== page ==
I work in post-secondary setting with access to some form of training on EBSCOhost. For those with a DIY streak either by necessity or choice, the database offers a variety of ways to learn how to search. I noticed power point presentations, adobe flash videos, and even YouTube. In fact EBSCOhost has its own channel with a variety of tutorials depending on the library setting. It’s part of giving students a fighting chance, especially those transitioning from high school expectations to college or university. The YouTube clips can serve as a great take away for students, especially those more visual in their learning style.
The other reason I wanted to point out these tutorials harks back to the earlier mentioned DIY streak. It may come out of necessity as staff cuts may make human help harder and harder to find. Those with a willing do-it-yourself style may appreciate the resources to see how to search various databases, then try those skills themselves. Whatever the case it’s still all about the hunt. I love research. I love stumbling about and finding interesting articles, or trying to find articles based on my own geek interests in EBSCOhost from time to time. For some students, research look intimidating and time consuming. If one asks a question, one feels stupid. (Somebody hijacked question posing into an intelligence test. Asking questions proves intelligence not keeping one’s mouth shut. That’s another post.)
Meredith Farkas wrote a fantastic entry on the pressure to search entitled “I need three peer reviewed articles” or the Freshman research paper on her blog called Information Wants to Be Free. Students can get their articles for a given assignment, but do they know why they got them beyond fulfilling a rubric. It’s the question faced at reference desks on any given day, in any given library, by any given librarian or library tech. Ms. Farkas’ experience talks long term goals in searching as building transferable skills rather than the intense, and soon forgettable, focus on a given assignment.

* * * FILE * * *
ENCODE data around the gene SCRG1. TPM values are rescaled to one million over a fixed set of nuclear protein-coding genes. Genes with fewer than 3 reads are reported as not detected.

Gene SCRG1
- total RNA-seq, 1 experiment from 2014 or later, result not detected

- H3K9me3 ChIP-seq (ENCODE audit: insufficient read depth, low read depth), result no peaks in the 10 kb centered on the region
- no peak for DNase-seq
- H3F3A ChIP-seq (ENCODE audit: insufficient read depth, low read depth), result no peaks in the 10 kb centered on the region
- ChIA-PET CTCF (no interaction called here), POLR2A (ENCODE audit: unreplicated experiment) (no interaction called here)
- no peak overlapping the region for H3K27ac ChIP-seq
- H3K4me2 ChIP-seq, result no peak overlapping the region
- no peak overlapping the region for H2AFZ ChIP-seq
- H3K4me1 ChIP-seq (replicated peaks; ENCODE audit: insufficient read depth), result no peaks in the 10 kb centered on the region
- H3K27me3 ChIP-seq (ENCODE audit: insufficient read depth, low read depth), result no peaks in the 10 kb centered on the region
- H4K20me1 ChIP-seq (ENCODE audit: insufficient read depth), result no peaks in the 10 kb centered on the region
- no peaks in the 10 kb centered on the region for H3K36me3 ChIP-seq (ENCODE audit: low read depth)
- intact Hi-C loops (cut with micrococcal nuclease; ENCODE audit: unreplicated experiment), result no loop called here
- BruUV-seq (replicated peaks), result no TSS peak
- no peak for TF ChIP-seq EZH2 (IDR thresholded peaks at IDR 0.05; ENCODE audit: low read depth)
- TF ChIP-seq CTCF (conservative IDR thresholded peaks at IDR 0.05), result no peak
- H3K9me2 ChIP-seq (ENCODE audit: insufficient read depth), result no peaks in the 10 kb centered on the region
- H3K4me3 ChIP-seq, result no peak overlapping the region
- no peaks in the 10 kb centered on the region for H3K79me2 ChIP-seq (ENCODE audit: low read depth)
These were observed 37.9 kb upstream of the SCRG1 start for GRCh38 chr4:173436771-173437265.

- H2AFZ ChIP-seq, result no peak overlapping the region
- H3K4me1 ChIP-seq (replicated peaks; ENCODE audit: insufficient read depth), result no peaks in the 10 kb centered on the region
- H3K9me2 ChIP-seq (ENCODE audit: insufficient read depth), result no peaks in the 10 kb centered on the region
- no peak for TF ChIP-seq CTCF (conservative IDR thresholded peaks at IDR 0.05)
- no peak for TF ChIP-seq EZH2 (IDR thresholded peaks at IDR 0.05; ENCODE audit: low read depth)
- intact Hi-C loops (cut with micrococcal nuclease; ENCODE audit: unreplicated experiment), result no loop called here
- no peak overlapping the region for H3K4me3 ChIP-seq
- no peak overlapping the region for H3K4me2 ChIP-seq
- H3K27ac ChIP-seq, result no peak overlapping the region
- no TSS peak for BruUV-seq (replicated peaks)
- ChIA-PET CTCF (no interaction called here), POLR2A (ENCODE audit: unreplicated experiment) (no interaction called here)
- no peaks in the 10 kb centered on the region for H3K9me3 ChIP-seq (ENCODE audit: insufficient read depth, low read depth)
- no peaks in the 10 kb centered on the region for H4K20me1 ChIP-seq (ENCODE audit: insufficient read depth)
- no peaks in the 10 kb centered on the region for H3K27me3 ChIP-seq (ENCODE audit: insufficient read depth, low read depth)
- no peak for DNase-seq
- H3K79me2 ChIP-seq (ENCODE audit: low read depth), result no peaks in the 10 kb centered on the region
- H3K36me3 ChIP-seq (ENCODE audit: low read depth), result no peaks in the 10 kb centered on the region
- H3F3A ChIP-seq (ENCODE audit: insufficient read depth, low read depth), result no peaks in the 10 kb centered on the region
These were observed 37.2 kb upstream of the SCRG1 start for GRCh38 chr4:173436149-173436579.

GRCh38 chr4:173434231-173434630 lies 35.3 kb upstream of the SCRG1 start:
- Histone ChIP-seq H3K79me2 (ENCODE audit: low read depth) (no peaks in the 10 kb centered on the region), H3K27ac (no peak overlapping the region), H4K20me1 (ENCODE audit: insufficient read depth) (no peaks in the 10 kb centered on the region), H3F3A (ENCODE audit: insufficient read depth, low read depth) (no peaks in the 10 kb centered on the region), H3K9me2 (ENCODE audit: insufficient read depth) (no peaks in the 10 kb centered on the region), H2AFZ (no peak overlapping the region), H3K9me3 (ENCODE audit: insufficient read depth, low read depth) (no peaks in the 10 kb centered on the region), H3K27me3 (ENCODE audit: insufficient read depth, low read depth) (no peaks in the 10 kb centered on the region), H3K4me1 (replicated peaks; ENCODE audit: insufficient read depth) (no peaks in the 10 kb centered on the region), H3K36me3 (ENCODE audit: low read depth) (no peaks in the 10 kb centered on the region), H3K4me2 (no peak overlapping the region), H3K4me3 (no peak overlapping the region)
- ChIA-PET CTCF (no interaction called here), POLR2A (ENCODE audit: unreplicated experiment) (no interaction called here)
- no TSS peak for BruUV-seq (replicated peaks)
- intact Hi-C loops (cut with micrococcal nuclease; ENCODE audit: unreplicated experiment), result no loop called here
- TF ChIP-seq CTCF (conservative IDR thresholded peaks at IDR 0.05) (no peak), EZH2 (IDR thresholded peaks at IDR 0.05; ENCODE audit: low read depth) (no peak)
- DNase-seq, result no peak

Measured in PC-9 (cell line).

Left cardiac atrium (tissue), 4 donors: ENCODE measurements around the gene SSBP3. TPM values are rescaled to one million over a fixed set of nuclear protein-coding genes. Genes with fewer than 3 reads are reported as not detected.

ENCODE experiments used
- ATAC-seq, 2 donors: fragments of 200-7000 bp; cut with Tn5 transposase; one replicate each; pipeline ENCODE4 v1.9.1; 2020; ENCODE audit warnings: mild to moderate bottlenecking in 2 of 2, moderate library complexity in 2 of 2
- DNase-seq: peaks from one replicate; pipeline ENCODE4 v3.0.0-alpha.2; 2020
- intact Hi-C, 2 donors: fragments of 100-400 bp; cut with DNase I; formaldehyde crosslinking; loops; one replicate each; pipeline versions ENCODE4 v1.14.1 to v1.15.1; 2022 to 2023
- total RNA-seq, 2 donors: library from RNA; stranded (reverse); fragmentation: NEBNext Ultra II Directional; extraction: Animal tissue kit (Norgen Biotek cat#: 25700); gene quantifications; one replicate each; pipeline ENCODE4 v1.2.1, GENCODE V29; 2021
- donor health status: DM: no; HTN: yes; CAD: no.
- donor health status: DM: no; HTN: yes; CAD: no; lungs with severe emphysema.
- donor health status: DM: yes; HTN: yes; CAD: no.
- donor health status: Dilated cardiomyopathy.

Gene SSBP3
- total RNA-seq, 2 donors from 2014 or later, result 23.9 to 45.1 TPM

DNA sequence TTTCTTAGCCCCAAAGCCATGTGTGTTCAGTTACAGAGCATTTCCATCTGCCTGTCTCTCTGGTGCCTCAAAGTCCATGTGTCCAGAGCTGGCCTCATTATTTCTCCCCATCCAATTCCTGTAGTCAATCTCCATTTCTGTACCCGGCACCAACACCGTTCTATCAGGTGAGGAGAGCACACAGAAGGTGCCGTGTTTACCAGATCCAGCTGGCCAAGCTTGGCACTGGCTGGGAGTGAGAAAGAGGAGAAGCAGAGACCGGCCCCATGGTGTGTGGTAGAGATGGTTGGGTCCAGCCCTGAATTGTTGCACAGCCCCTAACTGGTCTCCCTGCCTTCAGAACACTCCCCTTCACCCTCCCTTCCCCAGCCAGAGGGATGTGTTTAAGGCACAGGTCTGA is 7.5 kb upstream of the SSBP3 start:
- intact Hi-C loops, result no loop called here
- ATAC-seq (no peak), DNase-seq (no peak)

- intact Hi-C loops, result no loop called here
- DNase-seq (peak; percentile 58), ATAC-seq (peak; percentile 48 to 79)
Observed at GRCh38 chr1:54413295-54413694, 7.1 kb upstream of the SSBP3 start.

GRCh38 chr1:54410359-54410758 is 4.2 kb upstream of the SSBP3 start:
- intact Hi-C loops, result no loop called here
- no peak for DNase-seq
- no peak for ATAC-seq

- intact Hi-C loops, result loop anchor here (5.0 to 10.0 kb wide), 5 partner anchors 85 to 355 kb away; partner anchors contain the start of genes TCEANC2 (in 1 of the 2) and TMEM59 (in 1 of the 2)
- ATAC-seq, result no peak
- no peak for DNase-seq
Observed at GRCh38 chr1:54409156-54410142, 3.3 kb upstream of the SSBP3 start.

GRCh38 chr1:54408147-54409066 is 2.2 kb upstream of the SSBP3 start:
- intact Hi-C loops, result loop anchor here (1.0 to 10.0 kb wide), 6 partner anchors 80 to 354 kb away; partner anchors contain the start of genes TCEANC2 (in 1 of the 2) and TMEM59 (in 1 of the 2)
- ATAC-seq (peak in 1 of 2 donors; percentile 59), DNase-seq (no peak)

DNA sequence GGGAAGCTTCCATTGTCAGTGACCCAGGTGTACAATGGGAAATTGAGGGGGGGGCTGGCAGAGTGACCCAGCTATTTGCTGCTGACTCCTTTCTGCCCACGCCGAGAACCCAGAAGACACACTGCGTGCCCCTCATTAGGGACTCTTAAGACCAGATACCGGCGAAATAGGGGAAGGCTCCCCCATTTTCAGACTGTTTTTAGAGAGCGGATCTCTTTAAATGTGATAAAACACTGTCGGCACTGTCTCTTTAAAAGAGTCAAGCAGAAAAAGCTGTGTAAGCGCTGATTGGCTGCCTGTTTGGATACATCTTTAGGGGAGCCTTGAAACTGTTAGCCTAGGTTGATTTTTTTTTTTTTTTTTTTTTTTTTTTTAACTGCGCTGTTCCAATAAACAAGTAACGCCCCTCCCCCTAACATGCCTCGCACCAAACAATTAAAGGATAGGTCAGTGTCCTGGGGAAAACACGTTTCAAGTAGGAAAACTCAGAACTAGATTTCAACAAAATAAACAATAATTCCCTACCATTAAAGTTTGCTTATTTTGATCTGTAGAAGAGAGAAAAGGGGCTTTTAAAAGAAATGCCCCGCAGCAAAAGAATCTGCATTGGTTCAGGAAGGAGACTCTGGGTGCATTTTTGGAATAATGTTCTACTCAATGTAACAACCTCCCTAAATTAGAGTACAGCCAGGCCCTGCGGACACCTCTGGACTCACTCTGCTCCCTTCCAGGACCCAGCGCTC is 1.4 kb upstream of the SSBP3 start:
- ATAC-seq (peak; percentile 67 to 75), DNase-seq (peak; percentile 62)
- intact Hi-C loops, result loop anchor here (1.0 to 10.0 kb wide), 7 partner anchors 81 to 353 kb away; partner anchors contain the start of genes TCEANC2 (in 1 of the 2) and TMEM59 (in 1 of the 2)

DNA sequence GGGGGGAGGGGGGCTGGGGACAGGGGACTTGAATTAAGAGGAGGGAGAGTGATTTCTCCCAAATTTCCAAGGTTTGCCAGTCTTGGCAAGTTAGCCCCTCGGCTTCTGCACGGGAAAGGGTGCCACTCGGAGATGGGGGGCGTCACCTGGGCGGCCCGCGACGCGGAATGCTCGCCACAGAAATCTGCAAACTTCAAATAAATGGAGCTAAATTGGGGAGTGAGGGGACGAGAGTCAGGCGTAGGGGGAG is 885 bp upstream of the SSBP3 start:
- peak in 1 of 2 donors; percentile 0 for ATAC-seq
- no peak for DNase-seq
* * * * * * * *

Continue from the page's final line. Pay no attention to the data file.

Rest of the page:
In my undergraduate days, my most unforgettable research assignment happened in Canadian Social History, a first year class focusing more on people and events than dates. (Although I seem to recall a heck of a lot of statistics.) The assignment involved using the municipal archive and seeing what happened in Winnipeg the year we were born. I recall seeing the city council minutes introducing Folklorama as part of the Winnipeg centennial. The object I most remember was a letter from someone uneasy about John Lennon possibly visiting Winnipeg or something to that effect. (I think he started his bed ins for peace around that time.) I waded though lots of archival material to get a sense of what happened the year I was born, what now passed into history waiting to be discovered. I never forgot that assignment. I never forgot the car, the process, the discovery, and the thrill. It didn’t feel like work at the time. However you are reading the words of a person whose last entry dealt with a bloke I never met.
Whether a student learns how to search by a YouTube clip, or one on one at a reference desk. The goal remains the same: Give students the tools to gather information as active learners. If they are active, creative learners they will be active creative people in whatever field they work in after graduation.